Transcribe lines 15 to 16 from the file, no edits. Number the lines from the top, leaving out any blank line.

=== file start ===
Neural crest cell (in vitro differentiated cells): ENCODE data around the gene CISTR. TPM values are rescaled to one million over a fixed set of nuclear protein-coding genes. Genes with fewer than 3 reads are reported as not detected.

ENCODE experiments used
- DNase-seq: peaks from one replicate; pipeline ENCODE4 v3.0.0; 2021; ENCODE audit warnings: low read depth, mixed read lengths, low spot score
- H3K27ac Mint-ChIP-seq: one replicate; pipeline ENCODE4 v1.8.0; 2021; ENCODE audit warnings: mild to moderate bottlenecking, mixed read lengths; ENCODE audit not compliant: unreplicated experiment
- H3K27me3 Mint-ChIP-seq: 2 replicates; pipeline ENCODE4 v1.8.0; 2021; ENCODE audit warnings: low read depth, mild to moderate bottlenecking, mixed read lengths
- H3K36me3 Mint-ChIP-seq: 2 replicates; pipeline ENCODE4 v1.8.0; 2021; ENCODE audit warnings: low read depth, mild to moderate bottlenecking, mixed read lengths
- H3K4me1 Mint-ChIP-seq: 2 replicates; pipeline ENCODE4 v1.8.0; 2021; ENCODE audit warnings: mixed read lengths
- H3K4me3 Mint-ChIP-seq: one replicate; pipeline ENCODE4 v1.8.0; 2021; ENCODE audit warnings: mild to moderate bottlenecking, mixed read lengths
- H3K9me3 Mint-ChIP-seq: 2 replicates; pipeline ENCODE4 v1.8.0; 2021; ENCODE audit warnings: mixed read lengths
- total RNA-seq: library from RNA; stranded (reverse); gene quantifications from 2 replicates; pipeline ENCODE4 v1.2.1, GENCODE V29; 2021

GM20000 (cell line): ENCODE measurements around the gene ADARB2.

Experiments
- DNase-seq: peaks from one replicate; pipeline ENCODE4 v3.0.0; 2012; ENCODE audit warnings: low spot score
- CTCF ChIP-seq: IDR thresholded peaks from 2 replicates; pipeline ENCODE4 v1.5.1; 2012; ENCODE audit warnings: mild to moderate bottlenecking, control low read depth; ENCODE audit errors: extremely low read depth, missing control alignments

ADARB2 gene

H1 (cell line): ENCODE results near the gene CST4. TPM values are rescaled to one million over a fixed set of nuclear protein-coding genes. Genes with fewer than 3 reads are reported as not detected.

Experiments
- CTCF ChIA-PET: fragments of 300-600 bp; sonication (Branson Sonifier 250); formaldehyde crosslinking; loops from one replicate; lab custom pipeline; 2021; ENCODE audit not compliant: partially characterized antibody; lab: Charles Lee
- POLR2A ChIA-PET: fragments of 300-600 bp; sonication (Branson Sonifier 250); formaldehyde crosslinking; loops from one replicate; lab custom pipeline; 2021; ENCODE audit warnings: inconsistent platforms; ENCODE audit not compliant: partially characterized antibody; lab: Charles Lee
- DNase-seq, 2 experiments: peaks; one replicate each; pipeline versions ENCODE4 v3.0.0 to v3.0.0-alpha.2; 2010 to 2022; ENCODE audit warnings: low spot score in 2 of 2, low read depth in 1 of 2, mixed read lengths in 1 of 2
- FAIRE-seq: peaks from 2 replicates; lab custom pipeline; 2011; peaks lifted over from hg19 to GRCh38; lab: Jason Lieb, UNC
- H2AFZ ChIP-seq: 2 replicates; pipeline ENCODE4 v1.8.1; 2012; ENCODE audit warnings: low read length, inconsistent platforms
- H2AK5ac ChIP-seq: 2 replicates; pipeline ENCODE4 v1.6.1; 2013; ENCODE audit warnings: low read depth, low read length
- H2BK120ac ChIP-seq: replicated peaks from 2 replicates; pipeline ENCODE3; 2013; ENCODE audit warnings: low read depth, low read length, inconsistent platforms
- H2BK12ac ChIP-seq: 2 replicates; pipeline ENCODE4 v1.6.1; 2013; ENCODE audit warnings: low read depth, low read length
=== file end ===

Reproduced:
ADARB2 gene

H1 (cell line): ENCODE results near the gene CST4. TPM values are rescaled to one million over a fixed set of nuclear protein-coding genes. Genes with fewer than 3 reads are reported as not detected.